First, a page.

GitHub, Jun 2012 - Dec 2012; followed by 84 people; forked 21 times

A JavaScript 6502 assembler and emulator

7 more

Writing (7) show all

Learning Canvas: Making a Snake Game


A guest post on CSS-Tricks on making a Canvas game.

Why JavaScript is AWESOME

A piece I wrote about JavaScript, and its strengths and weaknesses (but mostly strengths).

Magic in software development


How when learning to program, it's important to realise that certain things will have to be understood as "magic", until we get around to learning them.

Closures explained with JavaScript


My attempt at explaining how closures work, and how they're useful.

Zen and the art of statefulness


On the equivalence of objects and closures (inspired by SICP), contrasting Ruby and JavaScript.

Really really simple Ruby metaprogramming


An introduction to metaprogramming in Ruby, showing that it's not actually that complicated.

Clearing up the confusion around JavaScript references


My response to the classic question "are arguments passed by reference or value in (Java|JavaScript|etc)?"

2 more

Reading (9) show all

The Pragmatic Programmer: From Journeyman to Master

The Pragmatic Programmer

From Journeyman to Master

Andrew Hunt, David Thomas

Structure and Interpretation of Computer Programs, Second Edition

Structure and Interpretation of Computer Programs, Second Edition

Harold Abelson, Gerald Jay Sussman, Julie Sussman

Code Complete: A Practical Handbook of Software Construction

Code Complete

A Practical Handbook of Software Construction

Steve McConnell

The Passionate Programmer: Creating a Remarkable Career in Software Development (Pragmatic Life)

The Passionate Programmer

Creating a Remarkable Career in Software Development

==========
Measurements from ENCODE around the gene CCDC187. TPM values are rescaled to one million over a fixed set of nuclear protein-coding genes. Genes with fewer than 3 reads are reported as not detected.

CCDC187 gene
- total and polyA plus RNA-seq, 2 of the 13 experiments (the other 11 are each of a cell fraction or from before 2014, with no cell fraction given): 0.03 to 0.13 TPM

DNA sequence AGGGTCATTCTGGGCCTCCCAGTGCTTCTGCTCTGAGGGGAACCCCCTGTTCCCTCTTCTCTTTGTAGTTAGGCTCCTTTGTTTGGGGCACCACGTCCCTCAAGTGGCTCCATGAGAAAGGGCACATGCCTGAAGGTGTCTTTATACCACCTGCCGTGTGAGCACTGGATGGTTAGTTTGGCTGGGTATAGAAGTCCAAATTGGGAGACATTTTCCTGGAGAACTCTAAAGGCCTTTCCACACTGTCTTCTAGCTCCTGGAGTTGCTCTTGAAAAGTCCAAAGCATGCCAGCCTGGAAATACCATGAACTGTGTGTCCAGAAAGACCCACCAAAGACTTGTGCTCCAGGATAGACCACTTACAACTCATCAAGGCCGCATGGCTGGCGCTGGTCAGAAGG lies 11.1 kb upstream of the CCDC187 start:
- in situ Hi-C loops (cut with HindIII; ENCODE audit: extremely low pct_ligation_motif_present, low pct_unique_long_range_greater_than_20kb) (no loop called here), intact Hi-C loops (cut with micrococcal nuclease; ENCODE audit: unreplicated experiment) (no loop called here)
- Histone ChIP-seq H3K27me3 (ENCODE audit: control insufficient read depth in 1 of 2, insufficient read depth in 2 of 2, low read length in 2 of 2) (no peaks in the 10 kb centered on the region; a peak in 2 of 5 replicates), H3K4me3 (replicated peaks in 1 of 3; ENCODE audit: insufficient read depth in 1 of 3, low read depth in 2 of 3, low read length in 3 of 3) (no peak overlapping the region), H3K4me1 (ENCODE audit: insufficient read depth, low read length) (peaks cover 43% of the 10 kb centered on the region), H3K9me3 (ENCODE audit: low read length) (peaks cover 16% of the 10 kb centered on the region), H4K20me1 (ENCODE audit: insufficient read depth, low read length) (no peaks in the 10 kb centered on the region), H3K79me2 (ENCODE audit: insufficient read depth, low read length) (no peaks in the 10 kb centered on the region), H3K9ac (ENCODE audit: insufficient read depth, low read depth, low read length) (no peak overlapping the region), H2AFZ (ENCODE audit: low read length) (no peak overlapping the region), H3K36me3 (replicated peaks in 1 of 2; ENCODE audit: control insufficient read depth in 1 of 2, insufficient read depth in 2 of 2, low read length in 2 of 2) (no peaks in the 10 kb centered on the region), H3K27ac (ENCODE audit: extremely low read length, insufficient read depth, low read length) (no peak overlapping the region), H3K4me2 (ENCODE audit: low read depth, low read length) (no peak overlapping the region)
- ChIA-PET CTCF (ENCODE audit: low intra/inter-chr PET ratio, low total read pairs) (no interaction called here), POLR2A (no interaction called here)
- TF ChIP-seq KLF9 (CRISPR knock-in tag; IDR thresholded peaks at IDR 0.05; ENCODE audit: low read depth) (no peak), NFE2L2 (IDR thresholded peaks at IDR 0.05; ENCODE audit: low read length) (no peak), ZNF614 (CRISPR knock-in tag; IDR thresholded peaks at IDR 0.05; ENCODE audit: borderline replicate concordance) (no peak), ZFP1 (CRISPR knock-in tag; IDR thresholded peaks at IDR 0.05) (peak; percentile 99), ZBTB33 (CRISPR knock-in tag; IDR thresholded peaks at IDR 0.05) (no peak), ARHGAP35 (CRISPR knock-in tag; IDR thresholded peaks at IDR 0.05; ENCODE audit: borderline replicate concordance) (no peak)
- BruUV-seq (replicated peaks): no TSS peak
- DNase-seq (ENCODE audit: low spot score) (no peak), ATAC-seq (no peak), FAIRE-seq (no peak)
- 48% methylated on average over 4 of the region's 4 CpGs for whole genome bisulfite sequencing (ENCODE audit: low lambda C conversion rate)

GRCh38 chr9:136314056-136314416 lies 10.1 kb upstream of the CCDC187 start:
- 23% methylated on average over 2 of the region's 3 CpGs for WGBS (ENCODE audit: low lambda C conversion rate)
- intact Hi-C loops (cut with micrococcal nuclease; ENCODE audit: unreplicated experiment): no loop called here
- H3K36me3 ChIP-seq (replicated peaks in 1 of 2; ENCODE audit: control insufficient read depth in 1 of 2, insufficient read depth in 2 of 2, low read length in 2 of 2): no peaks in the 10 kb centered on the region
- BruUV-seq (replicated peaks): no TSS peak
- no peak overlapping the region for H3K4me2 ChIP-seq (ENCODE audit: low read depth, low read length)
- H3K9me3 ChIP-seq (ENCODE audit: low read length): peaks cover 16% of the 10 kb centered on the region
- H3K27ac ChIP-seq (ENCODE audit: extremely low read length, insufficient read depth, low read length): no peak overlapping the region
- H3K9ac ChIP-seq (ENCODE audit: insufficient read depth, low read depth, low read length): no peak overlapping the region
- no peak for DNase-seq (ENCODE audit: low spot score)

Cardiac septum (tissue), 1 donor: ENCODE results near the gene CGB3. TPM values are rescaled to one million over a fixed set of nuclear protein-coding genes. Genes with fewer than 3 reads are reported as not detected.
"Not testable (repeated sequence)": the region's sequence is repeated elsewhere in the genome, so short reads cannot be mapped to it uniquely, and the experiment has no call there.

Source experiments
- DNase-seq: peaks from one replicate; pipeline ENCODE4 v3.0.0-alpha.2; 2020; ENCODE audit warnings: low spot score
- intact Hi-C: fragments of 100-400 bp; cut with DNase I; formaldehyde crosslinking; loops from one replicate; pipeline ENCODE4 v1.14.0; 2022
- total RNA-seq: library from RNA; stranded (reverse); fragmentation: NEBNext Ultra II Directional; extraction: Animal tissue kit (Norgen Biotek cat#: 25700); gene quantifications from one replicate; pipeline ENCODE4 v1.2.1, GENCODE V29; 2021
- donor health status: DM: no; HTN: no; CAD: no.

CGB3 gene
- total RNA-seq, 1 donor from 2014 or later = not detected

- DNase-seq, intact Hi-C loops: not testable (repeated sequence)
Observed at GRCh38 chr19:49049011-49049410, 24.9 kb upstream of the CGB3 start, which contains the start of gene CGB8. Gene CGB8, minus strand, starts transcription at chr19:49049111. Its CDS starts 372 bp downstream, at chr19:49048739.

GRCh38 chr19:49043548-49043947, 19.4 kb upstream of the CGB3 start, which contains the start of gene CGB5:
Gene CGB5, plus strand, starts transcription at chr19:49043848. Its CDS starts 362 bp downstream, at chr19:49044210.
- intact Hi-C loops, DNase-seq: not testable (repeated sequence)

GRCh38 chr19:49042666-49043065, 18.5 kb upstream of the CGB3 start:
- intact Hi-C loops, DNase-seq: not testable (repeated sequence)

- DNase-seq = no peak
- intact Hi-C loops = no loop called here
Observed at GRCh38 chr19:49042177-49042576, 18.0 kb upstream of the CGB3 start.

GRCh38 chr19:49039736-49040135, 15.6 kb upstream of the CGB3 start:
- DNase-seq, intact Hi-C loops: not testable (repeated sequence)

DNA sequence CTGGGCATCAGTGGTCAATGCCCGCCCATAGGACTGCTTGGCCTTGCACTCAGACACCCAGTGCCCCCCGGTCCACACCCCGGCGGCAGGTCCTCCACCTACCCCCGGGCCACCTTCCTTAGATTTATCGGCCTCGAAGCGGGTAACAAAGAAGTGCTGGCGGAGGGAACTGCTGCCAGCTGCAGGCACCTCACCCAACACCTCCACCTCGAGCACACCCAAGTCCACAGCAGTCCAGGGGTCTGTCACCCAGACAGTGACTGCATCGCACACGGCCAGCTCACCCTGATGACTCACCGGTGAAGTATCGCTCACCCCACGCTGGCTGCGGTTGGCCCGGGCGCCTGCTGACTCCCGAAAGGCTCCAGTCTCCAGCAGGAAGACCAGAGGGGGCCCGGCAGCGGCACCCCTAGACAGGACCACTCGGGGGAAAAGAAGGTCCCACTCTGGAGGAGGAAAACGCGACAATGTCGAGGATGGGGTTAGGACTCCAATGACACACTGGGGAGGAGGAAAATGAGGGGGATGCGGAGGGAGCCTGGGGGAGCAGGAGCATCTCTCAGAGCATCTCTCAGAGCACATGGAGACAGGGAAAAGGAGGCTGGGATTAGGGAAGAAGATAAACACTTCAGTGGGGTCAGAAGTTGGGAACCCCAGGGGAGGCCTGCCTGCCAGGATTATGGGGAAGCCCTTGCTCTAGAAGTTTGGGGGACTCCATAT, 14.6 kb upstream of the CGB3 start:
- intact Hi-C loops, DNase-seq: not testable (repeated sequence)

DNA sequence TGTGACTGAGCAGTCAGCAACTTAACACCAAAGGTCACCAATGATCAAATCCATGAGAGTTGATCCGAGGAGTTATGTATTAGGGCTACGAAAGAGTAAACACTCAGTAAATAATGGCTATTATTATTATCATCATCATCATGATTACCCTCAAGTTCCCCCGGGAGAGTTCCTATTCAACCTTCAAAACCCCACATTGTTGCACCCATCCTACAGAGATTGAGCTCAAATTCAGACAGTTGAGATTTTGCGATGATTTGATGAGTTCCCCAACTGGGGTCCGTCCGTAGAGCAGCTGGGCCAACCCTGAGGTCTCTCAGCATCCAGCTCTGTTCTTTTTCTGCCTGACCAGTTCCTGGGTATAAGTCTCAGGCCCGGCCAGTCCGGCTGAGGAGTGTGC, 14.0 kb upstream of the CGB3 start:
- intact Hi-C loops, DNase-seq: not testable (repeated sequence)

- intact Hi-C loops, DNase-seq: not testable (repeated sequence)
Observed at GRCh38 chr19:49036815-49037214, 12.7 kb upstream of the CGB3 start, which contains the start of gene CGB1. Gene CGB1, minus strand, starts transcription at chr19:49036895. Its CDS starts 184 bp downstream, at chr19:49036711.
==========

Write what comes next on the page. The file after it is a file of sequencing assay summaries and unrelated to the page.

Chad Fowler

JavaScript: The Good Parts


The Good Parts

Douglas Crockford

Refactoring: Improving the Design of Existing Code


Improving the Design of Existing Code

Martin Fowler, Kent Beck, John Brant, William Opdyke, Don Roberts

Coders at Work: Reflections on the Craft of Programming

Coders at Work

Reflections on the Craft of Programming

Peter Seibel

4 more


Gateway 2000, 8MB RAM, 500MB hard drive, 66MHz processor, Windows 3.11



The absolute last thing I want to be is a 9-5 programmer in a cubicle. A huge influence on my early development was The Pragmatic Programmer. This book taught me to take pride in my work, and the way I work. Having used Notepad++ as my primary editor for some time, I started using Emacs. It took some time to become proficient in it, but it paid off greatly. Using Emacs showed me that I should pay some attention to my typing, so I learnt to touch-type. This made a huge difference to the way I wrote code. After using Emacs for some time, I felt I should see what all the fuss with Vim was about. I took the time to learn Vim, and it has now taken over as my primary editor.

The Pragmatic Programmer did more than just change the way I edit text though. It made me see the value of clean, high quality code. It convinced me to make the move from Windows to Linux (I haven't looked back). It made me appreciate the usefulness of proper testing. It showed me the power of metaprogramming.

All in all, I want to build great software and use great technology to build it. I also hope to teach and inspire other developers to aim for the same goals.

When I'm not programming

I've played and produced music all my life. Before I came to SF I was in a band, playing bass guitar: George Montague and the notsobigband which was a lot of fun. I used to produce a lot of electronic music, under the names skilldrick and theymadememedoit. I've also played double bass to grade 8.

I love to snowboard, and now I'm in California I'm looking forward to doing that a bit more often.